Prince of Wales and his new bride Camilla, Duchess of Cornwall, with their children

(Image credit: Photo by Anwar Hussein Collection/ROTA/WireImage via Getty)

The new Queen Consort and King have now been married for almost 17 years and it was announced back in 2005 that when her husband ascended to the throne, Camilla would be known as Princess Consort instead.

Since then things have changed and Queen Elizabeth’s heartfelt endorsement as she marked such a significant milestone of her own paved the way for Camilla taking on the prestigious title held by the wives of Kings throughout history.

Was the Queen Mother a Queen Consort? 

Just like Camilla, the late Queen Mother was also a Queen Consort. Born Elizabeth Bowes Lyon, the Queen Mother was initially the Duchess of York after her marriage to the future King George VI when he was still Prince Albert, the Duke of York. After his brother King Edward VIII abdicated in 1936, King George VI took the throne. 

The Queen Mother waves to well-wishers during the celebration of her 90th birthday

(Image credit: Photo by Georges De Keerle/Getty Images)

As the wife of the reigning King, the Queen Mother was then known as Queen Elizabeth during her time as Queen Consort. When King George VI died in 1952 and her daughter became Queen Elizabeth II, she became known as Queen Elizabeth the Queen Mother to avoid any possible confusion.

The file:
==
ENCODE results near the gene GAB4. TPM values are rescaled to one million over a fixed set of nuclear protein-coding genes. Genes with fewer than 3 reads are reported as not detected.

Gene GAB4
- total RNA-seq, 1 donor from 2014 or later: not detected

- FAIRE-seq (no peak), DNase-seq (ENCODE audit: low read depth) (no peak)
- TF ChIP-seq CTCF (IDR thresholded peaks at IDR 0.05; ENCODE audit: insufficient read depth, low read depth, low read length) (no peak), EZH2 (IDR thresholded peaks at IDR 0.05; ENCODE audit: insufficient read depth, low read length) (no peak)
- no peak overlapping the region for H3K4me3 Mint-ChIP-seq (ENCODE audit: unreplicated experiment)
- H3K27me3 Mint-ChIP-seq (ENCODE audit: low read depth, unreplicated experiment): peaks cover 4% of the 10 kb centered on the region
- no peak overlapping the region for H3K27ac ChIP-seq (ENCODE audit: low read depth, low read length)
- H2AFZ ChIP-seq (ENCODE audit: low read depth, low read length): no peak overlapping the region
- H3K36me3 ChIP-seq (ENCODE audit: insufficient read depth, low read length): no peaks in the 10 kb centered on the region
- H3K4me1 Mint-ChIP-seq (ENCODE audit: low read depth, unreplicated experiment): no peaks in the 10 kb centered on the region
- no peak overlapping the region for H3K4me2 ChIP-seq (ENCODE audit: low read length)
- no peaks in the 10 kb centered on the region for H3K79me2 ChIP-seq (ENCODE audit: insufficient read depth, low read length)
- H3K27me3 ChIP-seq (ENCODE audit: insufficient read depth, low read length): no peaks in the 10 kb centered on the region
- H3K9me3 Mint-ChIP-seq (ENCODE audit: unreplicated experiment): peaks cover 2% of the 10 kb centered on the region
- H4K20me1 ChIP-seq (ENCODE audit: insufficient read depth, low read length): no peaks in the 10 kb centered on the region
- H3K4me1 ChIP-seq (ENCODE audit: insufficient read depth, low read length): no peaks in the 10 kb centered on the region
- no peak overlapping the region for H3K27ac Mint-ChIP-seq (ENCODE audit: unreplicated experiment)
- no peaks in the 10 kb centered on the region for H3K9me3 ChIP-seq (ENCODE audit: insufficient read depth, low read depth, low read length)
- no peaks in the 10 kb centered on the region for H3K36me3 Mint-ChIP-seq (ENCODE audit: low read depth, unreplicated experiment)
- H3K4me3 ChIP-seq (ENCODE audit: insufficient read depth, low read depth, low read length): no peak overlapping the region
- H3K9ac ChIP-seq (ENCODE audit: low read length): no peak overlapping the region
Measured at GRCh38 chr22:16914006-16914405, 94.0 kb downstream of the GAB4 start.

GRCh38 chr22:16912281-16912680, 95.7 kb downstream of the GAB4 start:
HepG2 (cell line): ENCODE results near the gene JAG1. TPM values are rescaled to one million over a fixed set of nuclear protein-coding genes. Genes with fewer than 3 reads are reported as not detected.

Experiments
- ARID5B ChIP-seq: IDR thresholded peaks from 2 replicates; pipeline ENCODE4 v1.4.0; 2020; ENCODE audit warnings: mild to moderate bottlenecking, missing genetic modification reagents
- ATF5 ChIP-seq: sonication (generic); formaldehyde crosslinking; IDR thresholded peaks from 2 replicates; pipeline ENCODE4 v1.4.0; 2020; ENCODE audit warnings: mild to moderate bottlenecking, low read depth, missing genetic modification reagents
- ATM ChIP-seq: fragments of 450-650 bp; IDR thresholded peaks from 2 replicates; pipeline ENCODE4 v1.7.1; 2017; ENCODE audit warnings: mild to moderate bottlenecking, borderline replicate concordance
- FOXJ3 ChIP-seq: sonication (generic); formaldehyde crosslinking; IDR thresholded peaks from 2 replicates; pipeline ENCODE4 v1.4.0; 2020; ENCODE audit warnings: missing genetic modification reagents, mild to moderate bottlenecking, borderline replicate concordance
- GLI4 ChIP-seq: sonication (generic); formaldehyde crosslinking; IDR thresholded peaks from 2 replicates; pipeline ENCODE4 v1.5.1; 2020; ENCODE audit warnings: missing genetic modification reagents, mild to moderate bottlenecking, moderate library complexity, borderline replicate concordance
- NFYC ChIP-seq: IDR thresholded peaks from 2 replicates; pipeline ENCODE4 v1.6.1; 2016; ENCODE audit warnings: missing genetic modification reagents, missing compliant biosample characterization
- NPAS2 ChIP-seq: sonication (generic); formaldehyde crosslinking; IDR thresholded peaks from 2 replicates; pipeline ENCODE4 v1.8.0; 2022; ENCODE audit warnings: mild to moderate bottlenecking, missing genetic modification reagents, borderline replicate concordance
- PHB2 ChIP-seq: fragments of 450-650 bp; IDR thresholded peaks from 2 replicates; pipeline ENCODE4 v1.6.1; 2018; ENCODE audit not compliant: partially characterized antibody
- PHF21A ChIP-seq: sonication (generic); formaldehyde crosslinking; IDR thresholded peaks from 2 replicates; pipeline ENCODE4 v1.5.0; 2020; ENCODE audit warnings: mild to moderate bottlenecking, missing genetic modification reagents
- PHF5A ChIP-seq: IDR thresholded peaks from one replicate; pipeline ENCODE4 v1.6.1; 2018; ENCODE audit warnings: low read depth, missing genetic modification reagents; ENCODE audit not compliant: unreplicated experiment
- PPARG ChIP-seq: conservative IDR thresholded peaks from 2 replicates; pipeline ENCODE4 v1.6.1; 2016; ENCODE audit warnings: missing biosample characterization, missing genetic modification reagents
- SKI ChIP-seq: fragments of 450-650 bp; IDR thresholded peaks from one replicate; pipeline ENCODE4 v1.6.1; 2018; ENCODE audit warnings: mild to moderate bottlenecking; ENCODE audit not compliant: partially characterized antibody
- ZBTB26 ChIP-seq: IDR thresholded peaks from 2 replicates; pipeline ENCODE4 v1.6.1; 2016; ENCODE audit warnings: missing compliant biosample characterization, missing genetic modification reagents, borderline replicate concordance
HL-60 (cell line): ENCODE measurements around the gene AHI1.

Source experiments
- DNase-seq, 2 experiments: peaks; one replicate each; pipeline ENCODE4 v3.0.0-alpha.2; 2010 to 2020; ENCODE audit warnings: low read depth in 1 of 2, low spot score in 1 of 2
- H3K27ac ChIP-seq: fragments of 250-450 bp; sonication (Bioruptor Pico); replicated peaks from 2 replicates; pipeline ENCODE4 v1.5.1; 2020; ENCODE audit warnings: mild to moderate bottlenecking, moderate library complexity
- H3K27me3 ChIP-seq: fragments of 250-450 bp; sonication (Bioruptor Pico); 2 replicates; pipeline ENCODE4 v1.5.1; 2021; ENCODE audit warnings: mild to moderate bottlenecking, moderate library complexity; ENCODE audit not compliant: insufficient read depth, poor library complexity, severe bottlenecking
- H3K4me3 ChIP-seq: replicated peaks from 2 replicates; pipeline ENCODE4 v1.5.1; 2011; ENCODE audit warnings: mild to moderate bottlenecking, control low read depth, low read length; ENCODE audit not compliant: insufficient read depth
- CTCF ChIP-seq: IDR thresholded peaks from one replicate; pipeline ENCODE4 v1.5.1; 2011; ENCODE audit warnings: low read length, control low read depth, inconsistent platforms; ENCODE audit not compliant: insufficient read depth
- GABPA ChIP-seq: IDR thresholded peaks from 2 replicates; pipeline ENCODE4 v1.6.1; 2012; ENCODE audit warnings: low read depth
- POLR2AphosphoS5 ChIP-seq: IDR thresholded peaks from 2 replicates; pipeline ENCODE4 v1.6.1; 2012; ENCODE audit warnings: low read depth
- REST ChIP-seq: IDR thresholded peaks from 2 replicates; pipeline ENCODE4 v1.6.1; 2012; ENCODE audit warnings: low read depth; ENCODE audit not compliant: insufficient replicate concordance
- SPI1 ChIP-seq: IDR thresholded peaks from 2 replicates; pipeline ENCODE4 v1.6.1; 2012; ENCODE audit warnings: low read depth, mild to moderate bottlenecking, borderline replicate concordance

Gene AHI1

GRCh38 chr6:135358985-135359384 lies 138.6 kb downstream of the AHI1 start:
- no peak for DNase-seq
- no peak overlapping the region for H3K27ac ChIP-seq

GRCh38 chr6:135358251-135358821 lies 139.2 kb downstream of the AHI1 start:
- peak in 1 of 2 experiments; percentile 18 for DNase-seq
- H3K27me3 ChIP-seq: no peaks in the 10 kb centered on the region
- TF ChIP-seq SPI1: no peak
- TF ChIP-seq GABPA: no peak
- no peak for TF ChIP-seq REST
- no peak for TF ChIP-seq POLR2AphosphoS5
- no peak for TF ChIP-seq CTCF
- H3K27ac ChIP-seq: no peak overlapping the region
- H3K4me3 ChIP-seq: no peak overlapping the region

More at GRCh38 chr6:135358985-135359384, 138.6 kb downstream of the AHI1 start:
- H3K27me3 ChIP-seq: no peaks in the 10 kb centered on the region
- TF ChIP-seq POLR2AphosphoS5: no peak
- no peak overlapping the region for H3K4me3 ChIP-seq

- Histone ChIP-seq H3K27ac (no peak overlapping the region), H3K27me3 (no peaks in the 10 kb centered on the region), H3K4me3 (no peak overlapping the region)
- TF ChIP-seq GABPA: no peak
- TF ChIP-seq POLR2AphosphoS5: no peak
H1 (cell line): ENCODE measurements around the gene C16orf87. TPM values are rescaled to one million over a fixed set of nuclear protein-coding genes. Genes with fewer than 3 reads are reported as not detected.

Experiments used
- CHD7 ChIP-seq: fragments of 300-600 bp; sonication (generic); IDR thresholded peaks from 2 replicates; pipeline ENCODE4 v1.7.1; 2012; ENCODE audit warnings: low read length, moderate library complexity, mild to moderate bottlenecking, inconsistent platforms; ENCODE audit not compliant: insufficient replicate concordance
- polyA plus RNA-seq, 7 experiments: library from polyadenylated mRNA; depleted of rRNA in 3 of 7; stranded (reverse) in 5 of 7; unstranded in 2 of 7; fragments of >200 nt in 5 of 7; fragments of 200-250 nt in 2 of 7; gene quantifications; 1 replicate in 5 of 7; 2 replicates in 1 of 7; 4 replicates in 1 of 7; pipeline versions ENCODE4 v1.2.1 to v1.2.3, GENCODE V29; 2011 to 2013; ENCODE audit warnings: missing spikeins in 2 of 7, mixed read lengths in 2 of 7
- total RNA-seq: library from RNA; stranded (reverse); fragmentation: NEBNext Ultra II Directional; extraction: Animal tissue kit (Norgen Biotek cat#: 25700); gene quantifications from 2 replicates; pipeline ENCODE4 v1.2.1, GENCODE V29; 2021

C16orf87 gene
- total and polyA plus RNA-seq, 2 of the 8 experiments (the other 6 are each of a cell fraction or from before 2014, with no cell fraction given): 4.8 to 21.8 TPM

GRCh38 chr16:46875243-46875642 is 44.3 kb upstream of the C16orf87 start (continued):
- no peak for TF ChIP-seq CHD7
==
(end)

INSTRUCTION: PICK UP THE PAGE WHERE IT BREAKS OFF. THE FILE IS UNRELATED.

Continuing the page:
Will Kate Middleton be Queen Consort?

Now Charles is King, his eldest son Prince William is now first in the royal line of succession and will one day follow him as King. As the Duke of Cambridge’s wife, Kate Middleton will in turn become Queen Consort one day. Although not confirmed, given she is currently known as Catherine, Duchess of Cambridge, it’s likely she could be referred to simply as Queen Catherine when Prince William is King. 

Just like the new Queen Consort Camilla, whose “loyal service” was praised by Queen Elizabeth II in her 2021 message, the Duchess of Cambridge has shown her unwavering dedication throughout her time as a member of the Royal Family. 

Prince William, Duke of Cambridge and Catherine, Duchess of Cambridge attend the National Service of Thanksgiving

(Image credit: Photo by Samir Hussein/WireImage via Getty)

Until such a time as she becomes Queen Consort herself, it’s thought Kate could take on another hugely important title. The heir to the British throne is traditionally invested as Prince of Wales and the late Queen invested her eldest son as Prince of Wales in 1969. 

Although it’s not known when or if it might happen, it’s been predicted that King Charles will likely invest Prince William as the new Prince of Wales in the future, making his wife the new Princess of Wales.

Emma is a Lifestyle News Writer for woman&home. Hailing from the lovely city of Dublin, she mainly covers the Royal Family and the entertainment world, as well as the occasional health and wellness feature. Always up for a good conversation, she has a passion for interviewing everyone from A-list celebrities to the local GP - or just about anyone who will chat to her, really.

 

Emma holds an MA in International Journalism from City, University of London and a BA in English Literature from Trinity College Dublin.